There’s TV in the evenings, or pub; and so to bed, having let the dogs out, checked the gas obsessively, given the dogs their bedtime treat and tucked them in.

Kirk out

Here’s the first chapter of a novel I’ve been writing for several millennia.  Its working title is ‘Leuka’, which is the name of the main character – or MC as Nanowrimo folk call it.  These people are scarily jargon-y, full of acronyms and abbreviations and expressions I can’t understand.  What is a ‘plot bunny’, for example?  I think we should be told.  Anyway, here it is.  Please read and comment:

Chapter 1 – Brown

Gene Rummy

There were 47 couples on the dance-floor that night. He had counted them all – or rather, not counted, exactly but ‘seen’ them in that way that autistic people do. Not that Leon was exactly autistic; he was far too connected; too engaged with other people, too emotional and simpatico. Leuka was watching him as he observed the dancers: in a moment he would notice her looking and would turn and mirror her smile, and perhaps they would dance. Twist. Or perhaps he would object that they would mess up the DNA of the dance floor and so they would have to wait for another couple to retire. Stick.

Leuka sighed.

‘What’s the matter?’ He turned to her now, a look of concern on his face – but suddenly, it felt ridiculous to explain. ‘Shall we dance?’ she said, and instead of arguing, he took her hand and let her lead him onto the floor where she supposed they made 48 couples now.

Twist – and bust.

That night in bed she lay and thought about the spiral of DNA; how a baby grows from a little knot inside, a knot tied, as it were, between seed and egg and how the wobbly ladders of DNA start to form inside the cage, to twist and climb and twirl and expand until the imprint of that person is everywhere – on every lip, every finger, every toe, on the nose and eyeball and intestines and hairs and everything. And once the knot is tied, it all starts to grow: not just the arms and legs but the stomach and buttocks and ribs and eyeballs and vagina and everything! It grows not by fits and starts but slowly, stealthily; secretly in the darkness of the womb. The eyes! She blinked as the pages of her book were going out of focus and tried to imagine the eyes growing – the jelly and the eyelids and retina and wide-open pupils, open wide in wonder at its growing world. She blinked again; there was an eyelash in her eye and she rolled her finger inside the eyelid to get it out. There it was, tiny like – what was it the poet said? the spine of a tiny fragile animal. Imagine, if just one tiny part of that tiny body failed to grow – just think of the problems that would cause! She wondered if there were children whose eyes or stomachs or hearts refused to expand at the same rate as the rest of them, and what would happen.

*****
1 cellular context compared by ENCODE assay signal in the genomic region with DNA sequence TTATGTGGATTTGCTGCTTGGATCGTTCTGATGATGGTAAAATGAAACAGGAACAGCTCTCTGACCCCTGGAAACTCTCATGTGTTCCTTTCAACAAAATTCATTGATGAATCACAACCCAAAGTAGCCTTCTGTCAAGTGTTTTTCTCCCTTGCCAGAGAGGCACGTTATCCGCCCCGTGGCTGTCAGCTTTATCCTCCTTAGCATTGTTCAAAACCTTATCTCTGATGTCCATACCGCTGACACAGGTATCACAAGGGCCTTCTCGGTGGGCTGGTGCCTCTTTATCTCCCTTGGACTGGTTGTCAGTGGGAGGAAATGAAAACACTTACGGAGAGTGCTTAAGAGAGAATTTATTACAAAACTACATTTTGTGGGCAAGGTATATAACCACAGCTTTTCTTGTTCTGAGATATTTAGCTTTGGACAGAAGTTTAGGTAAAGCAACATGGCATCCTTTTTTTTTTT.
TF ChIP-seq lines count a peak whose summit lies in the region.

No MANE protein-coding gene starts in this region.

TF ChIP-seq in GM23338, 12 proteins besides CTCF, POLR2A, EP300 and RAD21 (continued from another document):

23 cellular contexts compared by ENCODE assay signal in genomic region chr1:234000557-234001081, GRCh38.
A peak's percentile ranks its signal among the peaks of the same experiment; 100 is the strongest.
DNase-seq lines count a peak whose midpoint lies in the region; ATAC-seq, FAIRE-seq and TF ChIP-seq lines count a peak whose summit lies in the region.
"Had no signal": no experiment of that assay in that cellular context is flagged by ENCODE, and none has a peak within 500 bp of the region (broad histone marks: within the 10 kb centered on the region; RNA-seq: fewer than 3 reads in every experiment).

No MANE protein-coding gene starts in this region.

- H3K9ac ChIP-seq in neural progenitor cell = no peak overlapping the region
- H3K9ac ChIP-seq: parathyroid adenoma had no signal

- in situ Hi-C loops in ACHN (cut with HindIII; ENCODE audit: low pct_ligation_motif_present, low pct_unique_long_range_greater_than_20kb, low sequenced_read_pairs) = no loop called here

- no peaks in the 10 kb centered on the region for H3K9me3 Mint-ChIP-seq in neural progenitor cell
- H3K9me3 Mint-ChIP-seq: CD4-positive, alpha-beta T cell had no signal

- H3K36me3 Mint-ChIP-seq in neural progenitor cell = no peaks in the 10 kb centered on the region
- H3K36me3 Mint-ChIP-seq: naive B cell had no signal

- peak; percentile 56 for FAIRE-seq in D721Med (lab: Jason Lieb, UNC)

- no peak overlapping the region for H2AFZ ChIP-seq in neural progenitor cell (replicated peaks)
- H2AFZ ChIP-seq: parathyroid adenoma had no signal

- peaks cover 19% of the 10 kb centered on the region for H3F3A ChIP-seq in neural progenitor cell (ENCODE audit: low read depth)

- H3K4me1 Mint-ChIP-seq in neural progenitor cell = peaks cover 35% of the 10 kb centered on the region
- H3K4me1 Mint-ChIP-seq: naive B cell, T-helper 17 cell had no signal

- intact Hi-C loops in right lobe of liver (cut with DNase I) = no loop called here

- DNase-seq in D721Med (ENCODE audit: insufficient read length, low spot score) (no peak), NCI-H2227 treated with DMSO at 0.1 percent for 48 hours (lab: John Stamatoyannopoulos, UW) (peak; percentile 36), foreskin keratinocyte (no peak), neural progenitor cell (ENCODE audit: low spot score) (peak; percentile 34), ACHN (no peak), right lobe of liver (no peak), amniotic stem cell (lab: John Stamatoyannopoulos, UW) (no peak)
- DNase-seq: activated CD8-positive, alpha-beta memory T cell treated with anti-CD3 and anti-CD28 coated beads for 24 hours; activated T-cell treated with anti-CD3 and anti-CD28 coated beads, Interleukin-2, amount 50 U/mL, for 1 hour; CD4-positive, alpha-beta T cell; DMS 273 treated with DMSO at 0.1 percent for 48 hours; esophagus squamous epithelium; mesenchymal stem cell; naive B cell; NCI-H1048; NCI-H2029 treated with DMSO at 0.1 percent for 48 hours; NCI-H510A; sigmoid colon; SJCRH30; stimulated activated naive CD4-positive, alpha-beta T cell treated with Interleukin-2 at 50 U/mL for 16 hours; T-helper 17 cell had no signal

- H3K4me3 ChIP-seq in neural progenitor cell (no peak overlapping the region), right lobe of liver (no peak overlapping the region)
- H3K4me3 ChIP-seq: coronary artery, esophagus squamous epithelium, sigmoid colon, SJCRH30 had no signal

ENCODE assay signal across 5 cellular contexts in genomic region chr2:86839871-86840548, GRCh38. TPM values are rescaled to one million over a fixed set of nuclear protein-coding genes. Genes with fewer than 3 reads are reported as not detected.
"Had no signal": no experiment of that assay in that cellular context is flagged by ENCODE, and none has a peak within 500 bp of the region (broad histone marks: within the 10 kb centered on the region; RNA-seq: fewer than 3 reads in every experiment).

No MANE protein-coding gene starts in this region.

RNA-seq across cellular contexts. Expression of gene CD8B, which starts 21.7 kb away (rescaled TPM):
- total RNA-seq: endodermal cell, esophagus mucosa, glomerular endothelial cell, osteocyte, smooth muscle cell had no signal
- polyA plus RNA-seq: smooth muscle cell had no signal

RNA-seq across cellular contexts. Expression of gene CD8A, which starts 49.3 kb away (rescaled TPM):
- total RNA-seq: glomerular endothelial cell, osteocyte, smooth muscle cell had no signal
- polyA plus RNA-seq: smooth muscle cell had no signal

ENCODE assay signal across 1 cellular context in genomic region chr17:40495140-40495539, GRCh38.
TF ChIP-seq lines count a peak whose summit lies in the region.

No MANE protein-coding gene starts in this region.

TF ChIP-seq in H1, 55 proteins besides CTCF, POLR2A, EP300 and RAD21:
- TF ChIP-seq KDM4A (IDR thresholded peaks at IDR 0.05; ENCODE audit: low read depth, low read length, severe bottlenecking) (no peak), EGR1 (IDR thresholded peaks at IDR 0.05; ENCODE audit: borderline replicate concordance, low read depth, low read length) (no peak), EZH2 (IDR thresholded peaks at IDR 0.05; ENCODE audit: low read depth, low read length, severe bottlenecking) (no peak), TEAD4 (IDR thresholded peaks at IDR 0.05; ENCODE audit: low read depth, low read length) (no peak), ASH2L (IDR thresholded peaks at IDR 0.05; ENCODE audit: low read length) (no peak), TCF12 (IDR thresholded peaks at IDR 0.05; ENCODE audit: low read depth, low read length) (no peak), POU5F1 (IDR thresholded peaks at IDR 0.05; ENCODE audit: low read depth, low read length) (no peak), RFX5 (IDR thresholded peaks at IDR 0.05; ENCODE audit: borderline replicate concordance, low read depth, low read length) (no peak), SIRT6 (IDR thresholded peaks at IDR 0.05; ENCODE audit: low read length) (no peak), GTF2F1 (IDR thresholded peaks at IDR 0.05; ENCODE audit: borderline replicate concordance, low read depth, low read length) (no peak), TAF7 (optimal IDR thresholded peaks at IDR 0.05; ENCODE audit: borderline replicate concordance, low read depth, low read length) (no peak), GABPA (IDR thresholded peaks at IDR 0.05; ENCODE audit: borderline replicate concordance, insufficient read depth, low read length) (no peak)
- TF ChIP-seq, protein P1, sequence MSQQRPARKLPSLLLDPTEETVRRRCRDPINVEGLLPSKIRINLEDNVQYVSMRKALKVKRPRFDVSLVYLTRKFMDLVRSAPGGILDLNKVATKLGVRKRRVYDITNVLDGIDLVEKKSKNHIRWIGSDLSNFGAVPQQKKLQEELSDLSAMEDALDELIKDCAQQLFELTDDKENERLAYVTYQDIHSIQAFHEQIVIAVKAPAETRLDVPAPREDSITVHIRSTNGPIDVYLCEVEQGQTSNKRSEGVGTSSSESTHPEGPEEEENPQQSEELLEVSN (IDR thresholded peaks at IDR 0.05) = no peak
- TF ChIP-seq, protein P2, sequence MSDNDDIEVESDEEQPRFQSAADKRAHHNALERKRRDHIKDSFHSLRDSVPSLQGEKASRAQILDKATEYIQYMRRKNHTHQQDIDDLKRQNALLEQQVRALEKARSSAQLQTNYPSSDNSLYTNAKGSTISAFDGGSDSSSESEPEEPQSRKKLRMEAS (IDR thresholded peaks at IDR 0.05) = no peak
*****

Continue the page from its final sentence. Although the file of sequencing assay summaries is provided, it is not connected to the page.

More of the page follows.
She thought about Leon’s eyes. They were large and brown; she thought they were brown, though she rarely noticed the colour of people’s eyes; like Maria’s, which were green. Leon thought that odd, but she couldn’t account for it. Perhaps she was too aware of the soul? ‘Thy face in mine eye, thine in mine appears.’ That poem had been read out at their wedding. She thought about their wedding tree, the one they’d been given and had planted in the garden of that house where they’d been married, as they had no garden of their own. She wondered how much it had grown. One day they would have to go back and look, maybe take a cutting. Once they were settled. If they ever were, if they could ever stop wandering and find a place of their own.

Leuka’s first word was hernia, or so she liked to tell people; though in reality it was more likely her seventh or her tenth or her twenty-first. The news was on in that cold bare vicarage where they lodged with the vicar and his wife while Luke was a curate. It would have been the radio news, and out came the sentence: President Truman has had treatment for a hernia. And in all that welter of words Leuka Farrell picked out just one, held it to her lips, swallowed – and repeated it. Hernia. Hernia-hernia-hernia. Hernia-her-her-hernia. She repeated it over and over, and once she had digested it, she put it next to other words, piling them up, laying them end to end like bricks.

Hernia-book. Look-hernia-look-book. Look-a-book.

Look-a-book was her first phrase – probably. Leon always said it’s a matter of interpretation and the parents decide which of the child’s indigestible sounds is actually their first word. What is a word, after all? In later years Leuka was to bang her head against the study of morphology which asks precisely that – and, like most philosophies, gives no answers.

In the beginning was the word.

Then Luke got his first parish, in a different part of London. The church was at one end of the street, the school which was Leuka’s eventual destination, at the other. The vicarage was a huge dark house at the back of the church and down the path between the two, came and went the flapping, crow-black figure of her father.

Leuka was just three when May was born; this tiny reminder of what she herself had once been. Squat and square with a frown below a fringe, Leuka’s dark hair contrasted with her sister’s almost white-blonde wisps. Looking over the cradle at the tiny scrap within in a yellow cellular blanket, she could not believe she herself had ever been so small.

Later when Ivy was born she felt the same sense of exclamation at how tiny she was. And yet how much Ivy had grown just from a knot; a globule no bigger than a gob of spit, spiralling outwards in 47 different ways.

Books and their worlds, their languages. How these are reality to her, how the ‘real world is pale.